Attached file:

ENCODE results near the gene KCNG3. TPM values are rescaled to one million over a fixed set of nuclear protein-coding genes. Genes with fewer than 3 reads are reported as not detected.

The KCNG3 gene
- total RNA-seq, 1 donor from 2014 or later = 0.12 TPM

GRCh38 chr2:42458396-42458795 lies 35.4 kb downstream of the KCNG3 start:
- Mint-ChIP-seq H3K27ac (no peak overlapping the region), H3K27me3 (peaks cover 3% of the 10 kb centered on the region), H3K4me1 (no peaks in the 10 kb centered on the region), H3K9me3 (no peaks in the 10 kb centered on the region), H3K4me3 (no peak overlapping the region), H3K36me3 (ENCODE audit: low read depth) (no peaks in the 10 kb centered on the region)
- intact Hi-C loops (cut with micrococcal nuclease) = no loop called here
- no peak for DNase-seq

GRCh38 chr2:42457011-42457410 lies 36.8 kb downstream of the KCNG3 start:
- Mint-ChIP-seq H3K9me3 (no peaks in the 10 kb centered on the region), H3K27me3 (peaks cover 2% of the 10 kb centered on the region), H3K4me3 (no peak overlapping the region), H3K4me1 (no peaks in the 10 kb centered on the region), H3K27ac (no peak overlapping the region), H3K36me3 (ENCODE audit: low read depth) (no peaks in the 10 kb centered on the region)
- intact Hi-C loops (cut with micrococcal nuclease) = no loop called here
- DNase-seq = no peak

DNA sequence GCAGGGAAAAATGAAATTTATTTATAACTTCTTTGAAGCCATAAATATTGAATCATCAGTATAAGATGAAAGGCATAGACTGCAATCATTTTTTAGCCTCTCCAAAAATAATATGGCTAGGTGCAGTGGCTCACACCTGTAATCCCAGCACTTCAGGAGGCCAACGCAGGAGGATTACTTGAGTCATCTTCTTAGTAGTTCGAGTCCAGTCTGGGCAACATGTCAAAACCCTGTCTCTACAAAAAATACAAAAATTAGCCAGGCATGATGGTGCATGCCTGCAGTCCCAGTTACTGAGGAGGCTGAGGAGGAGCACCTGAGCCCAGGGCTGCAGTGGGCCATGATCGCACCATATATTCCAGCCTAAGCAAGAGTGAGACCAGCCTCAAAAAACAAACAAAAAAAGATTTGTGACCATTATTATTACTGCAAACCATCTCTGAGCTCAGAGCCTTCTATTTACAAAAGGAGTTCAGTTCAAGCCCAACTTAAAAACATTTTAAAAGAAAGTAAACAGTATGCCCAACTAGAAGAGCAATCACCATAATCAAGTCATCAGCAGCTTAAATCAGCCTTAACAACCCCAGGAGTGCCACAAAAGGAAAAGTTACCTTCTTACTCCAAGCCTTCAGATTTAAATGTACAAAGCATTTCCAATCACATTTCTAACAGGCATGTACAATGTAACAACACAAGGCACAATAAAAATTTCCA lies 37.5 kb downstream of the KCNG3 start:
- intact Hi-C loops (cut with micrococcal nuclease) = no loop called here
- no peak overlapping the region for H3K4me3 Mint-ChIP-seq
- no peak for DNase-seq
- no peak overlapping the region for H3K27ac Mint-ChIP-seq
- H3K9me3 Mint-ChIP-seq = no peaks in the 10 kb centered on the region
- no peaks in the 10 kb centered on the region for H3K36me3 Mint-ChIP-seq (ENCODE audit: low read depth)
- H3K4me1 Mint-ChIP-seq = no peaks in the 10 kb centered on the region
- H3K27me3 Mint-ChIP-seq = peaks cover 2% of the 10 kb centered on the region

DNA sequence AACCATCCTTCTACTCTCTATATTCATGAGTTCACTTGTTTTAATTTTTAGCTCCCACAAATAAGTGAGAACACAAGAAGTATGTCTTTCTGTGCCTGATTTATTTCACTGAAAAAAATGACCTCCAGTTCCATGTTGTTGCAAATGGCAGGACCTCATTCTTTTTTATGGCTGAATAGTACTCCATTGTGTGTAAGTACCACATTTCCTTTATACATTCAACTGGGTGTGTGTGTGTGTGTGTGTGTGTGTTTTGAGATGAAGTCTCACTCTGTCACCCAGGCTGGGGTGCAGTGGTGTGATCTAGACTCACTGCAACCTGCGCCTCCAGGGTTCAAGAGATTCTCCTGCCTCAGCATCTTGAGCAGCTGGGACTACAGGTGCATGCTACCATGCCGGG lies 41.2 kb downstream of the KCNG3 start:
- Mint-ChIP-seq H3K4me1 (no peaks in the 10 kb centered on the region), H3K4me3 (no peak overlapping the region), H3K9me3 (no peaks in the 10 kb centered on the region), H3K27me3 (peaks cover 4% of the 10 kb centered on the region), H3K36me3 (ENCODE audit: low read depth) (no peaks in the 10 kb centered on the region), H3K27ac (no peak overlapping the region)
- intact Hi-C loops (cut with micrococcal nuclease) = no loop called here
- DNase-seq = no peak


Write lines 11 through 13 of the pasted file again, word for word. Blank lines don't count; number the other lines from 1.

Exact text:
- DNase-seq = no peak

DNA sequence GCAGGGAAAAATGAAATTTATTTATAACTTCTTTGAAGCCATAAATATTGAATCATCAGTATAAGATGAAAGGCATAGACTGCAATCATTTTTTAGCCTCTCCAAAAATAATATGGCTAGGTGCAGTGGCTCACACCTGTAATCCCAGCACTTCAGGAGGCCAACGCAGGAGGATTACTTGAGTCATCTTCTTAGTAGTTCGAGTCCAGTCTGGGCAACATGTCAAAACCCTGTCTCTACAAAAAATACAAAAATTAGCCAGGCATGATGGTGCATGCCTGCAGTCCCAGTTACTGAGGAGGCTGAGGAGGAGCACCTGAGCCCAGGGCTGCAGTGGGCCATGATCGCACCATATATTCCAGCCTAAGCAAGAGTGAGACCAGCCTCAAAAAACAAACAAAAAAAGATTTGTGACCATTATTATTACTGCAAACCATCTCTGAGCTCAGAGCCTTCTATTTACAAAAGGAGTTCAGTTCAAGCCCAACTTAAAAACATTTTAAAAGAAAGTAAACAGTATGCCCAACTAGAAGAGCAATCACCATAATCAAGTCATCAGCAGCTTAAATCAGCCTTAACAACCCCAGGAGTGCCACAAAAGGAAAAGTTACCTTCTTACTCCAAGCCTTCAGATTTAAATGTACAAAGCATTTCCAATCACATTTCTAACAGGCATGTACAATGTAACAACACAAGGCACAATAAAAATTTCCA lies 37.5 kb downstream of the KCNG3 start:
- intact Hi-C loops (cut with micrococcal nuclease) = no loop called here